Five different Clark County school districts are asking voters to approve property tax levies in a special election Feb. 14, with requests ranging from $47 million in Ridgefield to $400,000 in Green Mountain.
The Evergreen, Hockinson, Woodland, and Green Mountain school districts are looking to replace levies that are set to expire at the end of 2012. Ridgefield is seeking a new property tax request to fund $47 million in general obligation bonds that would finance major capital improvements at its four schools.
Washington is legally obligated to provide basic education for more than a million school-aged children at 2,350 public schools statewide. Individual schools receive about 70 percent of their funding from the state, with the remaining amount filled in by local, federal, and additional state-funded levy equalization funds.
Currently, most Washington school districts collect no more than 24 percent of their operating budgets from local taxpayers. This comes in the form of operation and maintenance levies which are intended to supplement state dollars by funding such things as extracurricular programs, additional bus service, and instructional and classified staff.
“It’s an extremely critical part of continuing to run and operate a school district in the manner that we’ve been able to do,” said Evergreen School District Superintendent John Deeder in a video produced by the district.
The Evergreen, Hockinson, Green Mountain, and Woodland votes are replacement levies. Much like a contract that has come up for renewal, these are not additional taxes per se, although some do represent higher tax rates.
In 2010, for example, Evergreen passed a two-year, $41.5 million levy that will expire on Dec. 31 of this year. The amount represents about 19 percent of the district’s $239.3 million budget. The district enrolls 26,956 children and spends 45,950 for basic education and $9,156 total per pupil.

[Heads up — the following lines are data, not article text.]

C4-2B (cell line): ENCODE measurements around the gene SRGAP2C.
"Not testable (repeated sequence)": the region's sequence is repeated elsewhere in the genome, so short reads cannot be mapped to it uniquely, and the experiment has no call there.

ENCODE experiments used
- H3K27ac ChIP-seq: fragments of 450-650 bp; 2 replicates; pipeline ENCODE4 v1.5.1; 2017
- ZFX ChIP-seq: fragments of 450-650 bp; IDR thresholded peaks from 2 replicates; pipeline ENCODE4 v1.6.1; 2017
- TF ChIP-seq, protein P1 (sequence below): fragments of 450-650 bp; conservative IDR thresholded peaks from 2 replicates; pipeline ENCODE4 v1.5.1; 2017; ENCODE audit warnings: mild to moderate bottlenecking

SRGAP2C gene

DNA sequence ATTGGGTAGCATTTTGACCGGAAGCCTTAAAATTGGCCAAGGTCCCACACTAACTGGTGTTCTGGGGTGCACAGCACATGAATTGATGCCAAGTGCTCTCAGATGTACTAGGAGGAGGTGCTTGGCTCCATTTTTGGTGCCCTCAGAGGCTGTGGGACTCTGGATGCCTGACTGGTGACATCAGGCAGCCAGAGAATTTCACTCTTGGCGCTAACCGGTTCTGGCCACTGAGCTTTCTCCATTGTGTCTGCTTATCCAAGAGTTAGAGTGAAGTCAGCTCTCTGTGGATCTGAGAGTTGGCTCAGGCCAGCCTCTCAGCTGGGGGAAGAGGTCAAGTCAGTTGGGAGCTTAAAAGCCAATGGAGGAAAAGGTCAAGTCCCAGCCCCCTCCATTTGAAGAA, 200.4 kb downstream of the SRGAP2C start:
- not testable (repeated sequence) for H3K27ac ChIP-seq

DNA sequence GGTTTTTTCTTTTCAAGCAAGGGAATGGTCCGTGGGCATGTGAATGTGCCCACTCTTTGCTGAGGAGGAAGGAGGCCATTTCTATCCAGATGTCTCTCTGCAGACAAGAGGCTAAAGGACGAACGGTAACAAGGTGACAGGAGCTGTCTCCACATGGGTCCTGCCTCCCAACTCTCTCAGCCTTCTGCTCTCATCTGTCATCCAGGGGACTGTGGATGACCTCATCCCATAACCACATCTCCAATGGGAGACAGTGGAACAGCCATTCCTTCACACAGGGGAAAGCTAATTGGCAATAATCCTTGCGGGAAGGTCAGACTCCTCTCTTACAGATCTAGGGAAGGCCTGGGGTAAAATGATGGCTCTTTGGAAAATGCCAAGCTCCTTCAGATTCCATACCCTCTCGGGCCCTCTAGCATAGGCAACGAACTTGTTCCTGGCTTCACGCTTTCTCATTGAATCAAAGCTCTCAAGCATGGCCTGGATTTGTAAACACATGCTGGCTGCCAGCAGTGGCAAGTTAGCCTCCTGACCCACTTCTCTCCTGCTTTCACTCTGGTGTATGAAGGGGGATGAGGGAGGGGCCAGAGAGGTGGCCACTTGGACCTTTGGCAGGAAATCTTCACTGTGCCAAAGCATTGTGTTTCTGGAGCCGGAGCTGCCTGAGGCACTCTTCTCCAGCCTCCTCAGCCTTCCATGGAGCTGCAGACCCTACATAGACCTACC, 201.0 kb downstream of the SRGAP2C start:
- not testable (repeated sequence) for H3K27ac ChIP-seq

According to the Clark County Assessor’s office, the effective tax rate of Evergreen’s levy is $3.82 per $1,000 assessed property value. If approved, Evergreen’s new four-year levy will start Jan. 1 of 2013, with a projected tax rate next year of $4.19 per $1,000 of assessed value, equaling $43.3 million.
From there the Evergreen tax rate increases yearly, topping out at $4.51 per $1,000 in 2016 for a total collection rate of $46.7 million.
Hockinson is seeking a four-year, $3.3 million levy to finance school programs and operations, and a second $511,000 levy to pay for the acquisition and installation of educational technology as well as other security and facility improvements.
Woodland is asking for a two-year levy worth $3.2 million in 2013 and $3.4 million in 2014, while Green Mountain – a rural district in northern Clark County that serves one K-8 school only – is seeking $400,000 each year, from 2013 to 2017, which represents 30 percent of its budget.
Bonds mean buildings
Unlike O & M levies, bonds target major capital improvements. In Ridgefield’s case, the district is seeking permission to issue $46.7 million in general obligation bonds to fund a host of improvements at its four schools, including new classrooms, athletic facilities, and safety measures.
Ridgefield voters have been historically averse to approving bond measures. In the last 39 years, only four out of 17 bond measures have passed. The last successful facility improvement bond was in 1991.
In September 2004, voters also approved a $1 million bond to purchase land for a second high school, but three subsequent bond requests, ranging from $56 to $85 million for a new high school, failed.
Ridgefield currently has the lowest tax rate in Clark County at $2.11 per $1,000.
Tax rates a moving target
As far as determining what a given school levy or bond vote would mean to property tax bills, Clark County Assessor Peter Van Nortwick said his office’s obligation is to collect the full amount of a levy, regardless of fluctuations in property values.
Van Nortwick said that property tax rates are based on the total assessed values of all property within a specific taxing district. If they all go up, then a lower tax rate is required to collect the funds for a specific levy. However, if property values drop the rate must increase to meet the budget obligation of the school levy.
“Therefore, when assessed values increase the levy rate decreases,” Van Nortwick said. “When assessed values decline the levy rate increases.”
Evergreen School District CFO Mike Merlino added that the dollar per thousand figures “are estimates since we have no idea what will actually happen to values. We look at current information that we have regarding the county and the district to make our estimates for future years.”